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About the Four Questions

The four questions upon which this web site is based come from the Gemara in Shabbat 31a (no, these are not the same four questions that we ask at Pesach, but I’m glad you caught my pun!).

‏אמר רבא בשעה שמכניסין אדם לדין אומרים לו נשאת ונתת באמונה קבעת עתים לתורה עסקת בפריה ורביה צפית לישועה פלפלת בחכמה הונת דבר מתוך דבר ואפילו הכי אי יראת יי היא אוצרו אין אי לא לא׃ משל לאדם שאמר לשלוחו העלה לי כור חיטין לעלייה׃ הלך והעלה לו׃ אמר לו עירבת לי בהן קב חומטון אמר לו לאו׃ אמר לו מוטב אם לא העליתה׃ תנא דבי רבי ישמעאל מערב אדם קב חומטון בכור של תבואה ואינו חושש׃ אמר רבה בר רב הונא כל אדם שיש בו תורה ואין בו׃‎

Rava said: When they escort a person to his final judgment, [the Heavenly tribunal] says to him: “Did you conduct your business transactions faithfully? Did you set aside fixed times for Torah study? Did you engage in raising a family? Did you wait in hope for the Messianic salvation? Did you delve into wisdom? When you learned Torah, did you learn it deeply, and infer one thing from another?” But even so, all this is only of limited consequence; if fear of G-d was this person’s “storehouse” then yes, his judgement is favorable; and if it was not, then no, his judgement is not favorable.

This passage in the Gemara is actually a commentary on Yeshiyahu 33:6 and is part of a larger discussion on the fear of G-d, which started off earlier in the tractate with a discussion on Qohelet 12:13.

As Rava concludes, and as Qohelet 12:13 so succinctly states, the final result of our life on this earth is dependant on our fear of G-d. Why is this? Why is our fear (i.e. respect) of G-d so important?

Our fear of G-d is bound inseparably to our obedience to Him and our love for Him. When we truly fear G-d, we will invariably find the softness in our hearts to love Him and the compulsion to obey His commands. However, obedience has always been the issue for humanity. Human beings have always had problems putting the fear of Hashem into practice.

The beauty of the New Covenant—the covenant instituted by Messiah Yeshua—is the fact that we have been given the ability to follow G-d’s commands—to obey Him fully. In Yirmiyahu 31, Hashem gives us some insight into the main difference between the Renewed Covenant and the foundational covenants upon which it is built: “I will put my Torah in their minds and write it on their hearts.”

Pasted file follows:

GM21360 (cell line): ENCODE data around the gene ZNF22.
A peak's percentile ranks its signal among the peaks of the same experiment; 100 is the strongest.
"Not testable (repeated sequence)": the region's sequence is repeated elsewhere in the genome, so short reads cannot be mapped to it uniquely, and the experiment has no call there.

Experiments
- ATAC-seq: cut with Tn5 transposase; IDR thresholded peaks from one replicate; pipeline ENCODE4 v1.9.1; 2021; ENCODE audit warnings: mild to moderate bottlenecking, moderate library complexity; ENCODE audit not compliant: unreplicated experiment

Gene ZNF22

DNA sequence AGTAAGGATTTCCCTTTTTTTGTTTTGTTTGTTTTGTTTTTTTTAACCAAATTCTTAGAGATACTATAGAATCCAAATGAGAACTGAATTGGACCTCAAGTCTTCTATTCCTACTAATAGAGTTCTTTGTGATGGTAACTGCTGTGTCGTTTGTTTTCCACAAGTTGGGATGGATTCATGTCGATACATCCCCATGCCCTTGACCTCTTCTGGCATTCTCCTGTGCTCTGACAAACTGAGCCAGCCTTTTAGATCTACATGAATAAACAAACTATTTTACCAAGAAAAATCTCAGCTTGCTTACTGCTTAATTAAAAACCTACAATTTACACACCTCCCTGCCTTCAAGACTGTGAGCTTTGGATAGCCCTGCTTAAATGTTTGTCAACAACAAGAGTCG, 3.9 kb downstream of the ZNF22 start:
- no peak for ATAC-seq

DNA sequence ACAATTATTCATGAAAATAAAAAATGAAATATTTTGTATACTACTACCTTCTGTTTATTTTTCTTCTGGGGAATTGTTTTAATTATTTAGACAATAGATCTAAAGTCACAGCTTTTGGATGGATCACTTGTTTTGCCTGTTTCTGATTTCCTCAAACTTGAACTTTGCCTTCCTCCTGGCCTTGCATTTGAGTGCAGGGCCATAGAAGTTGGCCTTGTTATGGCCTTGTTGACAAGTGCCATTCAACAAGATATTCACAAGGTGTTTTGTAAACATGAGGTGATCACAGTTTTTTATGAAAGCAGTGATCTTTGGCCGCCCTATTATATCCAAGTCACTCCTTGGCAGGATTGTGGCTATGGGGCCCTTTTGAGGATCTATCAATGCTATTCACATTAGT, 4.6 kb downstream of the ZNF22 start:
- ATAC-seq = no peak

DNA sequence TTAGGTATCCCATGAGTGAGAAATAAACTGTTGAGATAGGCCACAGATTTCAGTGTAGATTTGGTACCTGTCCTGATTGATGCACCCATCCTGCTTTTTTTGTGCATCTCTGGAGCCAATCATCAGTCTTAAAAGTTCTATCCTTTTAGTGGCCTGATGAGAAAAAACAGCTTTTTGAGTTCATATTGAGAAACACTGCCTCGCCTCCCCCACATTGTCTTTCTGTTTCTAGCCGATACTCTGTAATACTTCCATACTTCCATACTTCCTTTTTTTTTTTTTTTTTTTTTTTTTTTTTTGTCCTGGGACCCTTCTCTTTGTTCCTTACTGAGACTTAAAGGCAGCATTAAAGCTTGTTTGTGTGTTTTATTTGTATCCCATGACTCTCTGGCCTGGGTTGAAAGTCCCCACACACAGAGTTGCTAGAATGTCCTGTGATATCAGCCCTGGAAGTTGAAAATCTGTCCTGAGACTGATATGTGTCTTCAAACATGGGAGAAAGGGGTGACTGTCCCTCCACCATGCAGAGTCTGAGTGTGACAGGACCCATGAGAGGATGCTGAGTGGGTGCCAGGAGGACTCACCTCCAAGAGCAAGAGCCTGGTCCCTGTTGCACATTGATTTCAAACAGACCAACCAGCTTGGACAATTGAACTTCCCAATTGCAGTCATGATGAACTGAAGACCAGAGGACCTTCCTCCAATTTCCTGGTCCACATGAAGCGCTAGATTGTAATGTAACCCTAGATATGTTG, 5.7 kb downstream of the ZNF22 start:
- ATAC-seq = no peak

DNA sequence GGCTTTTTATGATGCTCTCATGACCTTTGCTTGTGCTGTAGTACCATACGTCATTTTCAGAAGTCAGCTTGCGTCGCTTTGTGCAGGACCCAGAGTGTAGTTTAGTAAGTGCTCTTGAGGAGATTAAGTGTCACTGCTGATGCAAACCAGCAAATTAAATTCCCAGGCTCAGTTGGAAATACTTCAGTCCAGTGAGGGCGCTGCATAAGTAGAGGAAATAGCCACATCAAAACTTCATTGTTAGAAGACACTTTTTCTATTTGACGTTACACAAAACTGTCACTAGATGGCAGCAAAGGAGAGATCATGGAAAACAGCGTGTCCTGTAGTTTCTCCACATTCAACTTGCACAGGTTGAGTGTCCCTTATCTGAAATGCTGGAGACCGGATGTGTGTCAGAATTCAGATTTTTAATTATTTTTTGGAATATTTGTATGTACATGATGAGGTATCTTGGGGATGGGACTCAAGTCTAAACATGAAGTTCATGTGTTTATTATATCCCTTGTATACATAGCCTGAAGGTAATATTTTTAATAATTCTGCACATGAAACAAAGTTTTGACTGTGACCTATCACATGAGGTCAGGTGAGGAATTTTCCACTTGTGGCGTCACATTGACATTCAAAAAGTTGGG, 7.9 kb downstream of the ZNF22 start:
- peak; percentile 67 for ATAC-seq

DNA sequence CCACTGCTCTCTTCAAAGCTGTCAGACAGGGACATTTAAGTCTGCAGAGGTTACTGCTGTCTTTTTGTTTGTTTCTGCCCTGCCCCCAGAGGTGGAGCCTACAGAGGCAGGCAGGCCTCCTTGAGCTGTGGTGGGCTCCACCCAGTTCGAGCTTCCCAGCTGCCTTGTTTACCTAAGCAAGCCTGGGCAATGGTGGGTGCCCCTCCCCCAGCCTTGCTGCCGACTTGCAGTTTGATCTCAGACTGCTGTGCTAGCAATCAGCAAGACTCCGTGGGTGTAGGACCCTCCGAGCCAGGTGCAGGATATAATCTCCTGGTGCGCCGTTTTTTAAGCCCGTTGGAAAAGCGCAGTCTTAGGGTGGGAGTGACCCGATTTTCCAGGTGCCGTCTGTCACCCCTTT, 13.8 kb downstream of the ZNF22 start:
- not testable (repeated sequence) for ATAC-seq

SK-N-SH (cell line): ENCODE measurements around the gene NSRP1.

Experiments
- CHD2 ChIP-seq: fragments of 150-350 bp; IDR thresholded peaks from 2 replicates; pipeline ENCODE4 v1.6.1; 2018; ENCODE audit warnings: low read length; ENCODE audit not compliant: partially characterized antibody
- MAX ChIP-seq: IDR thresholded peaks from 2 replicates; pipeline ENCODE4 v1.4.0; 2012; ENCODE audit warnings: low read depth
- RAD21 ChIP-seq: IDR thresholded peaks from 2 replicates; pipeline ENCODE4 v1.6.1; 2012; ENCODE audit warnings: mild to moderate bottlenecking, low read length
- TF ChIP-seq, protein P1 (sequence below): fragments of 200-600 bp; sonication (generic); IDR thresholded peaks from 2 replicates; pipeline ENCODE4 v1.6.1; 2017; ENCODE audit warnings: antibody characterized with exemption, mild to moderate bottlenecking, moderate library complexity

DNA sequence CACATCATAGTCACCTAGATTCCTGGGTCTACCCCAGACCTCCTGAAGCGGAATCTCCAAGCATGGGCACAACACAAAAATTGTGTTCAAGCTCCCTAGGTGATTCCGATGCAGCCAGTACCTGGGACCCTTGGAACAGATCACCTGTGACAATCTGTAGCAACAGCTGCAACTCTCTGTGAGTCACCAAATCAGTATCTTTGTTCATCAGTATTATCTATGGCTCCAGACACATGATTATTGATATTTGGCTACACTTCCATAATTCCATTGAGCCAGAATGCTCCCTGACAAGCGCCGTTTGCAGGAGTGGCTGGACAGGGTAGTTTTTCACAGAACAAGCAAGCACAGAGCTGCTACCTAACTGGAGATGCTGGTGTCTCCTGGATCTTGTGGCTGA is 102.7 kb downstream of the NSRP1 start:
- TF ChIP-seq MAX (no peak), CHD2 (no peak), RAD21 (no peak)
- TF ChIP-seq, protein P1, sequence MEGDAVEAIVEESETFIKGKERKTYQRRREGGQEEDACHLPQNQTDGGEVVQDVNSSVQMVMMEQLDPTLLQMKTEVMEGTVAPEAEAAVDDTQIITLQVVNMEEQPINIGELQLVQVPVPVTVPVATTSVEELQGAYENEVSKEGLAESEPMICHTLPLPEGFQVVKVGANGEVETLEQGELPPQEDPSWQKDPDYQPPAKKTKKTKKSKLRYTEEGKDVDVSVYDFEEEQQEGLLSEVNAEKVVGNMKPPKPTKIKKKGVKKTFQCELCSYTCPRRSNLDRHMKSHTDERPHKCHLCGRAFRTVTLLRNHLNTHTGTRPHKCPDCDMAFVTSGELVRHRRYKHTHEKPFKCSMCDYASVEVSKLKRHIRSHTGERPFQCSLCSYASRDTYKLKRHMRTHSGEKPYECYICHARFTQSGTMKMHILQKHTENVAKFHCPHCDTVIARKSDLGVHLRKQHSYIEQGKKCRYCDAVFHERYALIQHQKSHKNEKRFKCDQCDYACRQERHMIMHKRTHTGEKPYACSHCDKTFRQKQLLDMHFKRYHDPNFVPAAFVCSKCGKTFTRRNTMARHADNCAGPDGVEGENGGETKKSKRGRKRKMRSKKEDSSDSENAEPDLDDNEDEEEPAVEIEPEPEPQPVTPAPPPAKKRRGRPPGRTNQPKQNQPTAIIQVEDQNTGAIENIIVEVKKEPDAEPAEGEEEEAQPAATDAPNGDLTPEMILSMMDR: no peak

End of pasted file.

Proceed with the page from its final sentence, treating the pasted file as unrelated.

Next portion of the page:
We can follow Hashem with our whole hearts. It is not necessary for us to live with an awesome fear of G-d while being be unable to put His commands into practice. We can cultivate our love for Him in the way that He always intended that it be cultivated—through our obedience.

Just as “Yehoshua did not omit a thing of all that Hashem had commanded Moshe” (Yehoshua 11:15), it is my desire to work out this principle in my life daily—to obey Hashem with everything in me, showing Him my love through my obedience.

The four main sections of this site focus on the questions to be asked by the Heavenly Tribunal. These four areas are central to my life, and I hope that you find inspiration as you read more about them.

Master Glossary‏גְמָרָה‎ — A portion of the Talmud, commentary of the Amoraim on the Mishnah.
Master Glossary‏פֶּסַח‎ — Passover, a spring festival celebrating the deliverance of the Children of Israel from bondage in Egypt by Moshe.
Master Glossary‏תּוֹרָה‎ — The first five books of the Bible. Alternately, refers to the entire body of commandments of G-d. The Torah is read in the synagogue on a yearly schedule, starting and finishing on Simchat Torah.
Master Glossary‏יְשַׁעְיָהוּ‎ — Isaiah, one of the prophetic books in the Tanach.
Master Glossary‏קֹהֶלֶת‎ — Ecclesiastes.
Master Glossary‏הַשֵּׁם‎ — Literally, “the Name.” A common replacement for the Shem Hameforash in everyday speech. See my article on The Name of G-d.
Master Glossary‏יִרְמְיָהוּ‎ — Jeremiah, one of the prophetic books in the Tanach.
Master Glossary‏מֹשֶׁה‎ — Moses, leader of the Jewish people in their escape from Egypt. Also known as ‏מֹשֶׁה רַבֵּנוּ‎, Moshe Rabbeinu, “Moses Our Teacher”.
Master Glossary‏יְהוֹשֻׁעַ‎ — Joshua.

photo of meThe various musings and kvetchings of a Torah-loving believer in Messiah. The Four Questions come from Shabbat 31a.